You Can Lead a Rose to Water

… but rose perfume is still gonna stink.

This morning’s watering trip to the rose garden was a lovely surprise, and reinforced my belief that watering properly is a Good Thing. Here ya go (to the right).  A picture is worth a thousand whiffs. When it comes to rose perfume, I’ll settle for the snapshot.

rose blooms at weird times in weird weather, smell weird

Lovely results of watering the heck out of the rose bush in front. Unfortunately, they probably  smell just like roses.

I’ve been giving the two rose bushes by the house a morning soak for over a month now. As a result the rose bush to the north is going nuts, putting out all sorts of new growth, running great stickery stems up the side of the house. It’s really looking pretty durn good.

A Rose by Any Other Scent Would Smell Just Fine

I do wish they’d breed a scentless rose, or one that smells like juniper or mint, or chocolate! Somehow I doubt that’s going to happen. But who knows. The sum total of what I know about roses is:

  • they’re pretty,
  • they flower at weird times,
  • they’ve got thorns,
  • they catch on my sleeves, and
  • perfume made from roses smells NOTHING like roses do in person.

My Take on Rose Perfume is that it’s Awful

At the risk of seeming un-American – a nod to the American Beauty – rose perfumes stink. You can’t get me in the same room with rose perfume or cologne or “attar,” whatever the heck that is. Putting me in the same room with rose scented stuff is not quite as bad as putting me in the same room with an open cantaloupe, but close. To me, rose perfume is the olfactory equivalent to fingernails on chalkboards.

Bottom Line – the Confessional

Ok, I confess. I’m one of those people who overreact to quite a few scents and tastes. Aside from the innocent bud under discussion, my eyes water and throat closes up if I get near chrysanthemums, marigolds, some poppies, tomato leaves (and guess what I started to grow FIRST in my brand new garden), peaches, apricots, rhubarb, hollyhock, and some forms of salt cedar.  Turns out I’m not the only one.  Check out this article on perfume allergies and sensitivities at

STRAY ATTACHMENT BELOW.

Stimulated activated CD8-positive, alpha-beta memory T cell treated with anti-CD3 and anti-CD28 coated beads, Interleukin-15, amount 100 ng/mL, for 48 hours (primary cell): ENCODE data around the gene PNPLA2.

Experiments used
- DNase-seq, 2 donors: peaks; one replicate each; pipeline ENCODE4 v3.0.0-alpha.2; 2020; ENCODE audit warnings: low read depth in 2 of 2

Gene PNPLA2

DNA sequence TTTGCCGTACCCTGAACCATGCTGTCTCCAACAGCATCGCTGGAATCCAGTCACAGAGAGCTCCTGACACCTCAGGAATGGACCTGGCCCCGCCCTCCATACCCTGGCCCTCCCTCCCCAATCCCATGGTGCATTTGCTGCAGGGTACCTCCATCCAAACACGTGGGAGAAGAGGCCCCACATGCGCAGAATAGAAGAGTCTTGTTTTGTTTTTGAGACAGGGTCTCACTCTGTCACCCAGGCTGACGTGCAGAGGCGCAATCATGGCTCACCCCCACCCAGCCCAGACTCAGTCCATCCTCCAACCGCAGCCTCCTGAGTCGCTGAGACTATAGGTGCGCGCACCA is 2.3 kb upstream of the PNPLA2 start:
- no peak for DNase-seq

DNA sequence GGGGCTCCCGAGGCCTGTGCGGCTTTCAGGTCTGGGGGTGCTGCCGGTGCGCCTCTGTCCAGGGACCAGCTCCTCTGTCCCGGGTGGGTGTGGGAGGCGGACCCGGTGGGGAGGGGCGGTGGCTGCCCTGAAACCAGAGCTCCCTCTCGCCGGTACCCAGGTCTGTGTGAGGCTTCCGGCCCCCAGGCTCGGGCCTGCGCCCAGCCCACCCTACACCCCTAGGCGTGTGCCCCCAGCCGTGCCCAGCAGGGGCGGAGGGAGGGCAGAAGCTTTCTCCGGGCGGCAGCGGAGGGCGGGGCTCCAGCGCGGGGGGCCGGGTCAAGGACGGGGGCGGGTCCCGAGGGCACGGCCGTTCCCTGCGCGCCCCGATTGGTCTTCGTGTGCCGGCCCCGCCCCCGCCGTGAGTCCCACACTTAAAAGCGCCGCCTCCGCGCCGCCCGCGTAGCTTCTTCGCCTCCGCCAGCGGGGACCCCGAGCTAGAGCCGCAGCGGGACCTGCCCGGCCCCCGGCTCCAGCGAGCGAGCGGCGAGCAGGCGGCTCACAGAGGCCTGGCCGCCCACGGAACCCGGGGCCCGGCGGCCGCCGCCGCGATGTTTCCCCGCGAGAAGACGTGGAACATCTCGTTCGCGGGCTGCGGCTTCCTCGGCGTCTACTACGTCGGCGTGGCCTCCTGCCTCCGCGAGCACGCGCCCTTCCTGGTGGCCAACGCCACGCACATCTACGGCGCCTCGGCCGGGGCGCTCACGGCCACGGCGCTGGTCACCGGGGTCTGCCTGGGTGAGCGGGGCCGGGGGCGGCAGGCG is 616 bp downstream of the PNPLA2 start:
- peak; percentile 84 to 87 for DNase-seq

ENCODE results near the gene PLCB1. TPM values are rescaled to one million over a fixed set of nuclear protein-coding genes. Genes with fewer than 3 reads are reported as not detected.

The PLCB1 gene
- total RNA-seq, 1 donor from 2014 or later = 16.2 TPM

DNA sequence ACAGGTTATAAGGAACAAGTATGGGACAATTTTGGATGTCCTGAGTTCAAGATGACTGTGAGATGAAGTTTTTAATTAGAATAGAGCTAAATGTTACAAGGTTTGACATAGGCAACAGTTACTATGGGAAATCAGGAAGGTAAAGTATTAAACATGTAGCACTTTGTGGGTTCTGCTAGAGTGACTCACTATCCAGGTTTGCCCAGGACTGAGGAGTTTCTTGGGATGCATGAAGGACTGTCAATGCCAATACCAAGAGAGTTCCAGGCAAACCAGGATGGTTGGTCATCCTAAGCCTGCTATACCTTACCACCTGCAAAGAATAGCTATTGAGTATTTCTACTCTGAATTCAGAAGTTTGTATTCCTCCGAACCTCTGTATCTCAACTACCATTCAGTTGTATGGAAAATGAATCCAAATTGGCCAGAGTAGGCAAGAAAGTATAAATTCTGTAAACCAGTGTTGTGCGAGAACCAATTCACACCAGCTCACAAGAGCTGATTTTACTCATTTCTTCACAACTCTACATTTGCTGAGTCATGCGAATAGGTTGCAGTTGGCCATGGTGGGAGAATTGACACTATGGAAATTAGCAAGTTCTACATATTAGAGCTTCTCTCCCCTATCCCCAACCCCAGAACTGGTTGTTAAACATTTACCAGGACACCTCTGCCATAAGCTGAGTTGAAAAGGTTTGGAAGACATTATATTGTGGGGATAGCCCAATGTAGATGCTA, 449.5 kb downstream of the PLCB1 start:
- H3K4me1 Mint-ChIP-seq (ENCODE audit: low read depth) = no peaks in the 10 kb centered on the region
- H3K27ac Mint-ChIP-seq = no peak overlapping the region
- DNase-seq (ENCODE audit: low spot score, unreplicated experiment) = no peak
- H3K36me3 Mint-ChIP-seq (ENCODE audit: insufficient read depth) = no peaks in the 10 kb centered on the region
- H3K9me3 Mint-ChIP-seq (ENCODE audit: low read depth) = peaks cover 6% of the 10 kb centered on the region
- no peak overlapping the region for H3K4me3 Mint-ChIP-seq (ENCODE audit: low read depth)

Oddly, I have no problem with garlic, onions, even peppers.

I should probably skip gardening and settle for an impact-free bubble. But gardening is so much fun!




Graduation to Garden Hoses

I have reached the point in my new gardener path where I’m using a garden hose. How weird does that sound? Well, it’s not, when you remember that I’ve only been gardening for a few months and 90% of that has been indoors. Garden hoses wouldn’t have done much good with no garden – and I don’t think it would have been wise to use a garden hose in my dining room.

garden hose resting between jobs

Don’t do this to your garden hose. Keep it coiled neatly.

My first impulse is to water the world. My second is to get some attachments like hand watering nozzles and a sprinkler, so that I’m not watering the world but watering what I aim for.

Garden Hoses versus Sprinkler Systems

Anyone can turn on a sprinkler system and go back inside while it does all the work – or set a system’s timers so that it does all the work without ever needing someone to tell it to get started. Just wander around once a week and make sure the dog hasn’t chewed through the wiring or the neighborhood ogre hasn’t snapped off any of the sprinkler heads.

But it takes true artistry and dedication (not to mention plenty of sunscreen and a good wide hat) to perform outdoor watering with a garden hose and a hand watering nozzle.

  • Don’t stand in one place too long or overwater a single spot while you get lost in your latest Kindle book.
  • Get some solid stakes, or those doodads that garden hoses will roll past instead of rolling over your plants, or some big rocks – and do this before you’ve uprooted half your garden by dragging a hose through it.
  • If it’s early morning, water the ground thoroughly and the leaves barely.
  • If it’s mid-morning, water only the ground, but keep the nozzle pointed away from the actual plant.
  • If it’s afternoon and overcast, mist the plants in a sweeping pattern but don’t put too much water on the leaves.
  • If it’s evening, avoid letting water land on the leaves or they may develop a rot or fungus.
  • Don’t water the pavement; you won’t grow a parking lot.
  • If you are going to water deeply, use a bubbler attachment – or point the hose end at a paving stone so the water stream doesn’t erode the soil.
  • Don’t run over the garden hose with your lawn tractor. If you have a lawn tractor, can I borrow it?

See? So much to consider with garden hoses.